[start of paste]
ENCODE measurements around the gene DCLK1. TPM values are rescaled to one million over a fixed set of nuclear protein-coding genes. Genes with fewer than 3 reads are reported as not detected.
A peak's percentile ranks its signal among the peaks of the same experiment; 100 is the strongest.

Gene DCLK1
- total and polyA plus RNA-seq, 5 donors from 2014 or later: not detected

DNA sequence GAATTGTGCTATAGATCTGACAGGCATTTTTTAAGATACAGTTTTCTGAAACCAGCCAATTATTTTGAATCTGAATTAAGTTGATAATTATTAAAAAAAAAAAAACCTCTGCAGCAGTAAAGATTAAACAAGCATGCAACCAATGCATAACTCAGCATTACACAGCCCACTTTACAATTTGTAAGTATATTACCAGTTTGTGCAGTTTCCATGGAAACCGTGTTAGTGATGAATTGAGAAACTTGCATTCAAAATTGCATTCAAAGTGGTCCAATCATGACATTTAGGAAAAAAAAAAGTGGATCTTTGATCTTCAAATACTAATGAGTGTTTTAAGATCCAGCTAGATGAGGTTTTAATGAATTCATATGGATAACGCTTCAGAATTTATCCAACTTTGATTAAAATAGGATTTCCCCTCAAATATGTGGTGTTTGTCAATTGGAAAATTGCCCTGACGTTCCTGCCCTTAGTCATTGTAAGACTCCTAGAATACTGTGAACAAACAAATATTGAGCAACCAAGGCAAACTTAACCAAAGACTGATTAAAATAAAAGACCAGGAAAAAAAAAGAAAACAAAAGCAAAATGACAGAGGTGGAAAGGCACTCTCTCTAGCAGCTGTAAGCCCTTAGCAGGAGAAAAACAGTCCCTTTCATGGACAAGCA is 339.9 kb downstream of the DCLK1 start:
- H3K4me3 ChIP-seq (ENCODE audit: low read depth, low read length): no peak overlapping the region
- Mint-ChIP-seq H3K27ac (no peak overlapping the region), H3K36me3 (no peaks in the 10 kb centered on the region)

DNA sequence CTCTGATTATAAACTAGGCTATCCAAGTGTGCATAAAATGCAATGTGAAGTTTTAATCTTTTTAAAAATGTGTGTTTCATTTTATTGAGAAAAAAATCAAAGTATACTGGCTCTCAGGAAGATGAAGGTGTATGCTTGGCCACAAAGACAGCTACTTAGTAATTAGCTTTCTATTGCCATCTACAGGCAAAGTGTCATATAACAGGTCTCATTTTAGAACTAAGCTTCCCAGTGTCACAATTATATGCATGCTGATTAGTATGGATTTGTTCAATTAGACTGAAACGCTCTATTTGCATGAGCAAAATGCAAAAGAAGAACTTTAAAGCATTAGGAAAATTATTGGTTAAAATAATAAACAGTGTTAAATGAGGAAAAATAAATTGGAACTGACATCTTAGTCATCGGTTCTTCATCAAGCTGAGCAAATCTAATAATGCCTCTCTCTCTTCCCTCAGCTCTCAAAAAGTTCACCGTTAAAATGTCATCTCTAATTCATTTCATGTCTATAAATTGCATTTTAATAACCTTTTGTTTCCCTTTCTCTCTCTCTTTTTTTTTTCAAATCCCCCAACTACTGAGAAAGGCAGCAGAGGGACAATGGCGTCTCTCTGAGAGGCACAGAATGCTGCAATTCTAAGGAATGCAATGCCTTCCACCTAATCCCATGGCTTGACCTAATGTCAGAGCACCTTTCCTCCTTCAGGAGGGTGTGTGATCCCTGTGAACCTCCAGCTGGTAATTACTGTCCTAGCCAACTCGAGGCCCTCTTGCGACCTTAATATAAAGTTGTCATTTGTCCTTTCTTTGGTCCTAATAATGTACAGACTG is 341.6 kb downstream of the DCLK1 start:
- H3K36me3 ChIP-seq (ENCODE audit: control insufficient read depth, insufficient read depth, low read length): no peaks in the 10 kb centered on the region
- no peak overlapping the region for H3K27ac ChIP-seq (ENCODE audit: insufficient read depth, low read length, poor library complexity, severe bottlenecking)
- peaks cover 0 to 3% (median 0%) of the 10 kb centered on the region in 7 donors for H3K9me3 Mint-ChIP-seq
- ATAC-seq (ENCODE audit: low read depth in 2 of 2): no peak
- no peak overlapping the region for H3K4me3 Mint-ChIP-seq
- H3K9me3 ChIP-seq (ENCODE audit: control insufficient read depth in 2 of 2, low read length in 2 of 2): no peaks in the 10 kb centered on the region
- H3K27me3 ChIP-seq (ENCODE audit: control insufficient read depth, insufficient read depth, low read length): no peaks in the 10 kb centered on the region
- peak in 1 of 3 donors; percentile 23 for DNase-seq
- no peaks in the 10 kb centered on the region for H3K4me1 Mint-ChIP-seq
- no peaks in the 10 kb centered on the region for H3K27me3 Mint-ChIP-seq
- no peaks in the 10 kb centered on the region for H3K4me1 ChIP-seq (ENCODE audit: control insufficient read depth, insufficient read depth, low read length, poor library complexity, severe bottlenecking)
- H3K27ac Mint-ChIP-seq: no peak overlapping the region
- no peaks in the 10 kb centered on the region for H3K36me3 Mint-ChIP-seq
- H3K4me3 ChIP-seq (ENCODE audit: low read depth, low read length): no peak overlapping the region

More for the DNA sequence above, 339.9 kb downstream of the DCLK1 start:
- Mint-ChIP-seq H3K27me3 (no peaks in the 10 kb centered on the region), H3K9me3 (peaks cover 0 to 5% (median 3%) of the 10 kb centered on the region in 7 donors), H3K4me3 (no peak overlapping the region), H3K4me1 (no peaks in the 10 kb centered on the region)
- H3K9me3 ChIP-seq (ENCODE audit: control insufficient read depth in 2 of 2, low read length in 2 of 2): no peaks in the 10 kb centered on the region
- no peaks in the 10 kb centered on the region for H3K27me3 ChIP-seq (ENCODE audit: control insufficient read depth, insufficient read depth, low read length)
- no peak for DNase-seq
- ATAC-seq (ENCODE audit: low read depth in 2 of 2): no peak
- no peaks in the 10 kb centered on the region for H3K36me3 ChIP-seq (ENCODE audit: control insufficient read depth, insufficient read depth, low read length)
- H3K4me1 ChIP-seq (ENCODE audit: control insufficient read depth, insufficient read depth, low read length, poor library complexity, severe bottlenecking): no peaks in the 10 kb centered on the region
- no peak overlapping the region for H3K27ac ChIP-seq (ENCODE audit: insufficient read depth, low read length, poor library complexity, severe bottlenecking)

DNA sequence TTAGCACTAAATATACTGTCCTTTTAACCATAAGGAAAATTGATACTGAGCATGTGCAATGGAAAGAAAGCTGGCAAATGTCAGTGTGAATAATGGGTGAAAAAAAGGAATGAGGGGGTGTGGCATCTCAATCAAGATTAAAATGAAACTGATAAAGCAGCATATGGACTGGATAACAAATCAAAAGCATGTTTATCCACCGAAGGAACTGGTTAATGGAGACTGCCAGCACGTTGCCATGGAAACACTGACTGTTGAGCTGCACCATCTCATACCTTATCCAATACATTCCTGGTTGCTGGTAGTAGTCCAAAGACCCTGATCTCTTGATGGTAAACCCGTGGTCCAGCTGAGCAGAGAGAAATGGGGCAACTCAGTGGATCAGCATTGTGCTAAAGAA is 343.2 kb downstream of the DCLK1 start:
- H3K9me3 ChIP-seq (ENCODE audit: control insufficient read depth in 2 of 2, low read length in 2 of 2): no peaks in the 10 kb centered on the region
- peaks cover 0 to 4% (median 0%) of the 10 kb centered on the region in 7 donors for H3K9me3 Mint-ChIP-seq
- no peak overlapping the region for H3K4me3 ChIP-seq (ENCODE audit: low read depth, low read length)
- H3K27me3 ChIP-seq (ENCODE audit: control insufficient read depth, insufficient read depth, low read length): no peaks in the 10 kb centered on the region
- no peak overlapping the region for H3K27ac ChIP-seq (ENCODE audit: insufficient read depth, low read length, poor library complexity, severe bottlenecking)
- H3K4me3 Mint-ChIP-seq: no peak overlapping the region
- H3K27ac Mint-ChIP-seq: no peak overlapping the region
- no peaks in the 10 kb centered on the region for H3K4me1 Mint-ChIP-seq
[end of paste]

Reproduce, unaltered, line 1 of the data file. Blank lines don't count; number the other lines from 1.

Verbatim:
ENCODE measurements around the gene DCLK1. TPM values are rescaled to one million over a fixed set of nuclear protein-coding genes. Genes with fewer than 3 reads are reported as not detected.